* * *
That's the end of the rant.
* * *
Back to the awesome week summary.
Edward Snowden and Daniel Ellsberg spoke at HOPE X on Saturday. They were originally scheduled for a 1hr slot, but are you really going to cut off people who change the world on that scale? The HOPE X organizers didn't and I supported them. The Snowden/Ellsberg talk went on for 2.5hrs, and is well worth listening to. But, the result in my life was that ALGORITHM didn't screen until 1:30am, to a weary crowd of no more than 50 people. Probably a lot fewer than that.
The screening went great. The DVD worked a lot better than the Blu-ray at the cast and crew screening. There were some glitches, but I couldn't tell if it was the projector or the DVD and there wasn't much I could do about it anyway, so why worry?
At the end of the screening, I took the stage for about 20 minutes and answered some fairly basic questions. I also gave away the DVD that just played, then a Blu-ray (better than the one from the C&C screening), an SD card with an 8GB version of the movie, and the Raspberry Pi from the movie.
When it was done, the hackers came up to me and said it was the best hacker movie they'd ever seen. I did it right. They approved. It wasn't a huge crowd, but it was the right crowd.
Afterwards, I stayed up the rest of the night, talking with Bernie, my primary contact with HOPE X and had a meeting of the minds. About 30 minutes before I had to leave, another one of the organizers taught me how to pick a masterlock in about 20 seconds. That was pretty cool. They let me ride their Segue, which was a first for me.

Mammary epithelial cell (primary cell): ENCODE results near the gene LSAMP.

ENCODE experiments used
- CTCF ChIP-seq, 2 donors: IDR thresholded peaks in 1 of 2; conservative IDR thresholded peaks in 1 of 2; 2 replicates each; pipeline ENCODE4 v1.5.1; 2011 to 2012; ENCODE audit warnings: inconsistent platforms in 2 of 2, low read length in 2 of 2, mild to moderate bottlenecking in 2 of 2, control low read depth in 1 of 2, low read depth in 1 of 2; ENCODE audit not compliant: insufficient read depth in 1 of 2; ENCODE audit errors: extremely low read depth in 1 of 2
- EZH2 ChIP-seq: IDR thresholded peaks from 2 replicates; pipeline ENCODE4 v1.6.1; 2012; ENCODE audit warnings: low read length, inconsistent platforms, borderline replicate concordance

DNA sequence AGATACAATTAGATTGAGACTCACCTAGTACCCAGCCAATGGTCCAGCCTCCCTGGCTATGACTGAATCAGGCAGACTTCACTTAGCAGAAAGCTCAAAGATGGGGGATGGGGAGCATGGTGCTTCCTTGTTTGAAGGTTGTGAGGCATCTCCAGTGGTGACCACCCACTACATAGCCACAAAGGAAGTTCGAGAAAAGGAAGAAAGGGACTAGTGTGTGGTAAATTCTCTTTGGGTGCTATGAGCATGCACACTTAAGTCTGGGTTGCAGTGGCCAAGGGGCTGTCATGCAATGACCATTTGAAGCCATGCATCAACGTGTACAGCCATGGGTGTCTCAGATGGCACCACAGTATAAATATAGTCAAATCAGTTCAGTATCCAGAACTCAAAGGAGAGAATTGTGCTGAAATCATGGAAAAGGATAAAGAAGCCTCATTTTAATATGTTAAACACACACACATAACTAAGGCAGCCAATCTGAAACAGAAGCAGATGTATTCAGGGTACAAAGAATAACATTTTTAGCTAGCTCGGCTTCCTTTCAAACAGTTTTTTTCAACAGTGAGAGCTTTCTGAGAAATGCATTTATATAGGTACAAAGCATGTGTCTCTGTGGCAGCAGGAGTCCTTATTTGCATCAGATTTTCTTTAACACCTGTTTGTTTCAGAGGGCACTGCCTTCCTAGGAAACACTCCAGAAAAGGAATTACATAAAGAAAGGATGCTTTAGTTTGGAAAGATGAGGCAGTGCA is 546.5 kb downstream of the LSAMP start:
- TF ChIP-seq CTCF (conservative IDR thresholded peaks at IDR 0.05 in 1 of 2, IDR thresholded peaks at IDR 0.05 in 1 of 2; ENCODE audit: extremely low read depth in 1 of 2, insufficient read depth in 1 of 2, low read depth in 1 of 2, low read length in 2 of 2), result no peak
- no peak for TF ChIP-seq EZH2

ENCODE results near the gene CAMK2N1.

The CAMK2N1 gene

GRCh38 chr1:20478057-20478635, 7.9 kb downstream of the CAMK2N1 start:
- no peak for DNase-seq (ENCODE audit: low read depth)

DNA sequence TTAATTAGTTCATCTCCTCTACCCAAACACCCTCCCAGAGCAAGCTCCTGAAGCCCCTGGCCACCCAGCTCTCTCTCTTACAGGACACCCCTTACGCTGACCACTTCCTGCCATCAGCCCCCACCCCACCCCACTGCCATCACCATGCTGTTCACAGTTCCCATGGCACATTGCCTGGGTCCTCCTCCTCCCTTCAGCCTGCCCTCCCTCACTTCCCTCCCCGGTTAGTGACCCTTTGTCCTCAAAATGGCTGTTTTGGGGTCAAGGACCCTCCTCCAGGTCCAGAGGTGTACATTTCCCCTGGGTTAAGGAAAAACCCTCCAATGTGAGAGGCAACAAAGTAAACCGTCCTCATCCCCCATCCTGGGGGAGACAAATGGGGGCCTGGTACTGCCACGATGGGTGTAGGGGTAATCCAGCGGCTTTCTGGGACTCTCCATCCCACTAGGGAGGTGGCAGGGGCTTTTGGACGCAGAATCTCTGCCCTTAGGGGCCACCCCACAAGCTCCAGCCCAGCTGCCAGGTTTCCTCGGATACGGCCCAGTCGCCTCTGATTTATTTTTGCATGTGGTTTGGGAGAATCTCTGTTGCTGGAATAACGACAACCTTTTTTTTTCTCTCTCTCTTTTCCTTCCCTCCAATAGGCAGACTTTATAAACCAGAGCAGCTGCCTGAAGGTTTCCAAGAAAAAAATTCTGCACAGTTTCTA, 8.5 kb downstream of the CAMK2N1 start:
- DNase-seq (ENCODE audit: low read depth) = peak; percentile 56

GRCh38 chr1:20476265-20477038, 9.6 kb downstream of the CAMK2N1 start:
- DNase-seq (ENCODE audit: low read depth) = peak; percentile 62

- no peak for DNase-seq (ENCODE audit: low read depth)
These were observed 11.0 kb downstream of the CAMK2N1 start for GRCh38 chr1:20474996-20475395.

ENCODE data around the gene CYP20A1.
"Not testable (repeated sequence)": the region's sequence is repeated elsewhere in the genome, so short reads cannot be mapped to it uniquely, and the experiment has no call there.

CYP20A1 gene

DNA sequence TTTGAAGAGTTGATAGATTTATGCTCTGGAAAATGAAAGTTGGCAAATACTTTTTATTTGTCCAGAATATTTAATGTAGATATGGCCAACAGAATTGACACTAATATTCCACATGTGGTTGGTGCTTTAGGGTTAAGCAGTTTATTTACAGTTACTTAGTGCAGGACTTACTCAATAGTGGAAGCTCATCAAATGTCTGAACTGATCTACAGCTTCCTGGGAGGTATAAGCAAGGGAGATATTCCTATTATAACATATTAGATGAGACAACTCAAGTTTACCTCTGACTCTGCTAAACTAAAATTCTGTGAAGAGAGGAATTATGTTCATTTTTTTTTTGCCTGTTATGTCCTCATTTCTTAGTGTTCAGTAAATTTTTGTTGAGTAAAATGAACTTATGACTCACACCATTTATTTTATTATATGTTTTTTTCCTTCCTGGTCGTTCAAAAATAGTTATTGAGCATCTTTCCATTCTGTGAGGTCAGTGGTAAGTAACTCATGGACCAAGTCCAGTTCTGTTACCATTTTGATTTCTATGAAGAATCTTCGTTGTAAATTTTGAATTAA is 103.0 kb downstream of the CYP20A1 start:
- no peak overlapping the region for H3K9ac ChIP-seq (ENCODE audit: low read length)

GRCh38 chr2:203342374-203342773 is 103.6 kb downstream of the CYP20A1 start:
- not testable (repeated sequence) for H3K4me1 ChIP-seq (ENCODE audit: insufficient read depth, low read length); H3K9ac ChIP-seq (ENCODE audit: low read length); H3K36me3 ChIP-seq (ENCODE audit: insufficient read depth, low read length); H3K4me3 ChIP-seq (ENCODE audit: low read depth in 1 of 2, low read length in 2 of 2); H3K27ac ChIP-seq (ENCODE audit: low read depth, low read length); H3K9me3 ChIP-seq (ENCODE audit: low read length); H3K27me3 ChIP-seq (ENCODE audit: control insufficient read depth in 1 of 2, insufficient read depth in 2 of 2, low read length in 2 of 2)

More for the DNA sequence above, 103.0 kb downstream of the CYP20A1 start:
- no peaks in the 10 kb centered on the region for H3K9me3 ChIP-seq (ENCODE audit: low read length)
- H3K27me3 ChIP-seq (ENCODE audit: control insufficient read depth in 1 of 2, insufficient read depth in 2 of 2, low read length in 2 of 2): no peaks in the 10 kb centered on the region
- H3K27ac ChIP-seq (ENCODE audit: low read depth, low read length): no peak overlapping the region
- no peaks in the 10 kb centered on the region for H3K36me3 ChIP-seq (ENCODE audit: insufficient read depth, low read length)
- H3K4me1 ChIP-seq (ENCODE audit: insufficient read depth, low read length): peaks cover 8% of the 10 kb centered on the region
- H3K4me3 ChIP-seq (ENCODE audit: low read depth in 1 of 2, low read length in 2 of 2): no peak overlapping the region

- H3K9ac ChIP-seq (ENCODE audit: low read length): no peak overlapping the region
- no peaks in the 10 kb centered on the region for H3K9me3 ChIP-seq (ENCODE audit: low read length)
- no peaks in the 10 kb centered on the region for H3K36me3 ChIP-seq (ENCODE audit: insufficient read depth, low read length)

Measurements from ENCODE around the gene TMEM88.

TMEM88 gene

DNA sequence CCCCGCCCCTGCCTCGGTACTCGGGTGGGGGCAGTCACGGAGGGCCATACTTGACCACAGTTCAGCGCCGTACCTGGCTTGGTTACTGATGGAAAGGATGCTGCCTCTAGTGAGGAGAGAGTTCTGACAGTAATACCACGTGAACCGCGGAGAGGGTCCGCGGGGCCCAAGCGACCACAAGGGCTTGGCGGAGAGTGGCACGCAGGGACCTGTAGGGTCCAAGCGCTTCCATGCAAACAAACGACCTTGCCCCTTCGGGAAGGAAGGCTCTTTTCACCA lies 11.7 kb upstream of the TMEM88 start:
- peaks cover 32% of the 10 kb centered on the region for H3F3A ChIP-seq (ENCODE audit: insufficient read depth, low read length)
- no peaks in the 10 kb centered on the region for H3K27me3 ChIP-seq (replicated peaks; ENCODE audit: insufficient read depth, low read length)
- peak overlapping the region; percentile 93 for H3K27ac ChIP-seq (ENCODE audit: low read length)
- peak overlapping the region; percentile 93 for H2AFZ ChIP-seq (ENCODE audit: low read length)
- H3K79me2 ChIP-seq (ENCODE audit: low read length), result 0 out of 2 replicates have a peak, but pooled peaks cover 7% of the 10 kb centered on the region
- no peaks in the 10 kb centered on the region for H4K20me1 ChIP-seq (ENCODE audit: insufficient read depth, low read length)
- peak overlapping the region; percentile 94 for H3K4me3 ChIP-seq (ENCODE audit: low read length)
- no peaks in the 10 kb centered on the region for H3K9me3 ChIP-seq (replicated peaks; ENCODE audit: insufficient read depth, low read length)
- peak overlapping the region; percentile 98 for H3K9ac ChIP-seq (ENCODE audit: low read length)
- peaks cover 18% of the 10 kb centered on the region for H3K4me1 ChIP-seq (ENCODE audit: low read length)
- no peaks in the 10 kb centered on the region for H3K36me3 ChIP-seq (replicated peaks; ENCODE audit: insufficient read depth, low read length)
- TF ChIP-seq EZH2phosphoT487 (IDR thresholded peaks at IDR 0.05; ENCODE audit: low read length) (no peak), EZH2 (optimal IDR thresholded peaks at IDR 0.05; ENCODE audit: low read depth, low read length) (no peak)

Skip forward 2hrs.
I was in Newark Airport, making my way through security, behind someone who had some kind of meat in her bag that needed to be inspected. As I was waiting, Bill Murray walked past in a different line. When I got out of the line, I went looking for him. He wasn't in any of the standard terminal chairs. I figured he was in an Admiral's Club for one of the airlines.
He was having soup in a restaurant. I sat two seats away and revelled in the moment. It lasted about 30 mintues. Three people came up and talked to him and took pictures with him. He was gracious and asked one guy to sit down and talk. He listened as the guy talked about his life. Bill seemed legitimately interested. When the guy left, I shook Bill's hand and said that it was the perfect end to an amazing week. 15 mintues later, Bill left, patted me on the shoulder and said he hoped my amazing week continued.
Between Woz/Draper liking ALGORITHM (Kevin Mitnick now follows me on Twitter, which is wild!), the real front-line hackers liking ALGORITHM, and meeting Bill Murray, oh, and the movie going viral, it's clear why it's the third greatest week of my life.